What You Should -- and Shouldn't -- Do When Meeting with Prospective Grantees

This article originally ran in the Chronicle of Philanthropy in response to an op-ed on what grantseekers should (and should not) do when meeting with donors for the first time.

As grant makers, we hold enormous power in relationships with nonprofits. Foundations big and small operate in a system in which nonprofits need funders (or, more precisely, our dollars) to achieve their missions. Our grantees, however, hold the answers to the questions and problems that drive us; they give our dollars meaning and effect, and their work allows us to achieve our missions. It is shortsighted, therefore, to view nonprofits simply as grant seekers. We should see them as critical partners in achieving our own missions as funders. And that partnership must be built on a foundation of mutual respect.

Although we often let our grants be purely transactional: "I give you money; you give me results," I’ve not come across a grant maker or a grantee who prefers this type of philanthropy. It’s the type of interaction that makes nonprofits feel like supplicants and philanthropists feel like ATMs.

Instead of thinking of funding interactions as transactions, I encourage grant makers to think of them as relationships — and relationships are built on human connection. To that end, the 10 do’s and don’ts for nonprofits meetings with donors, which appeared in a recent article on philanthropy.com, can be applied to help grant makers improve meetings with grant seekers.


As a potential grant maker, you should do the following:

1. Do your homework. Although not all funders have a web presence, it is a rare nonprofit that lacks a website and/or a GuideStar profile. Take five minutes and search online for information about an organization that requests a meeting with you. Look at its most recent annual report and lists of past funders to see if other funders with similar missions have supported this organization. If — and only if — you decide that this organization’s work could fall within your mission and giving criteria, accept the meeting. If it does not, don’t waste your time holding a meeting. More important, don’t waste the nonprofit’s time.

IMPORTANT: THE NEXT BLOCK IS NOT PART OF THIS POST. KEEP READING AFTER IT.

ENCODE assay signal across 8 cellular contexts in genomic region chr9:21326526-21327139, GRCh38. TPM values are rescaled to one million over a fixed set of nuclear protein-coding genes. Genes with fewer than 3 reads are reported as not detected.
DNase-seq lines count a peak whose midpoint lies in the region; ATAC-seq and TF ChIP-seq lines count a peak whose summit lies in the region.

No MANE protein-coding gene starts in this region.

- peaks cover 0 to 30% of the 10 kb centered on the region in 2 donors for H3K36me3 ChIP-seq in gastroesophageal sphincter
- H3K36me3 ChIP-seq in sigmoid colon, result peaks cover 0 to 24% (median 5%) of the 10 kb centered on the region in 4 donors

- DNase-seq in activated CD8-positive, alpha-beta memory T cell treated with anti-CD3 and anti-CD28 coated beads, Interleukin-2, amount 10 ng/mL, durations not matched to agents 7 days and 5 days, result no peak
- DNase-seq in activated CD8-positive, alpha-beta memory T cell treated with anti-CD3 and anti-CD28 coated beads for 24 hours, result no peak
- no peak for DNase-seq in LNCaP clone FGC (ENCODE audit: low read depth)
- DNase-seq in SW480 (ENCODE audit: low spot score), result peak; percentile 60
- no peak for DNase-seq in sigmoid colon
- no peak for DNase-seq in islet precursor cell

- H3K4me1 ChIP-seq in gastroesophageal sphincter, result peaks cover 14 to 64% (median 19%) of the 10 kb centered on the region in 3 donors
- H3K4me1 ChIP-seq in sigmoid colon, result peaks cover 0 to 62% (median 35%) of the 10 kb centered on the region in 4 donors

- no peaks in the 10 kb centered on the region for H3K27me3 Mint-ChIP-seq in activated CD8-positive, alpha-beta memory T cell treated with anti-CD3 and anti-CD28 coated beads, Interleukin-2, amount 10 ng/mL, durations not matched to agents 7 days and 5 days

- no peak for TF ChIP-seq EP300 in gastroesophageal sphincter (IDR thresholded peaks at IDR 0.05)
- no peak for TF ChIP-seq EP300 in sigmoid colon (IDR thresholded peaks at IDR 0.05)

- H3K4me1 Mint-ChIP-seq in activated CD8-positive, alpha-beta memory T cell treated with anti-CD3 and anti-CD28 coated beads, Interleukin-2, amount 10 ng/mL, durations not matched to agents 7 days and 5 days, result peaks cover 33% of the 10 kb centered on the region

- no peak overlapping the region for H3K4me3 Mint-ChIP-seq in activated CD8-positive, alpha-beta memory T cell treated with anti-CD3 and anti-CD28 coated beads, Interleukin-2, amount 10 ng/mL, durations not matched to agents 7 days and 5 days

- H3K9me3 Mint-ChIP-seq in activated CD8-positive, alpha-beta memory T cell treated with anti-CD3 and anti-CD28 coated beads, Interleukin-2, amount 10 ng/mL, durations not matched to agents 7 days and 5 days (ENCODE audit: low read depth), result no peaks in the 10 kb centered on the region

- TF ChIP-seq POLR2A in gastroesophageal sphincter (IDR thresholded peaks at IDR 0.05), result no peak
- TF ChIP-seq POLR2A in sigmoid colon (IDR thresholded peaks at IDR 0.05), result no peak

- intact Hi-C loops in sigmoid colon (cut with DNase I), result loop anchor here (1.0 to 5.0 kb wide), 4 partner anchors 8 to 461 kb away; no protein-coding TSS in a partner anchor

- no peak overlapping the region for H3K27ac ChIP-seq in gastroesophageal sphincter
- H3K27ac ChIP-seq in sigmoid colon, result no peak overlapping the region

2. Learn how to pronounce your contact’s name — and if you aren’t sure, ask politely. If we want to build relationships with our grantees, and not merely dispense funds to them, it’s important to know whom you’re meeting with and give every person the respect of recognizing his or her identity. If you aren’t sure how to pronounce someone’s name, or are uncertain about a person’s gender identity or anything else that may be crucial to your relationship-building, ask politely — and listen carefully to the answer so you’re sure to get it right in the future.

3. Leave early for your meeting in case there are delays en route. Your time is important, and so is the staff time of a prospective grantee. If you’re going to be late, call to let your contact know. On the flip side, be understanding when conflicts arise for others. We’re all only human.

4. Be present. Take off your coat. Stop looking at your watch. Put your phone away. (If you have a pressing need to keep your phone on hand, like a child care emergency or a loved one in the hospital, simply be candid about that before proceeding. Keep your phone on vibrate and step out if needed.) You accepted this meeting, and the staff members you are meeting with have invariably spent time preparing for it. Honor that time; be present to the conversation at hand.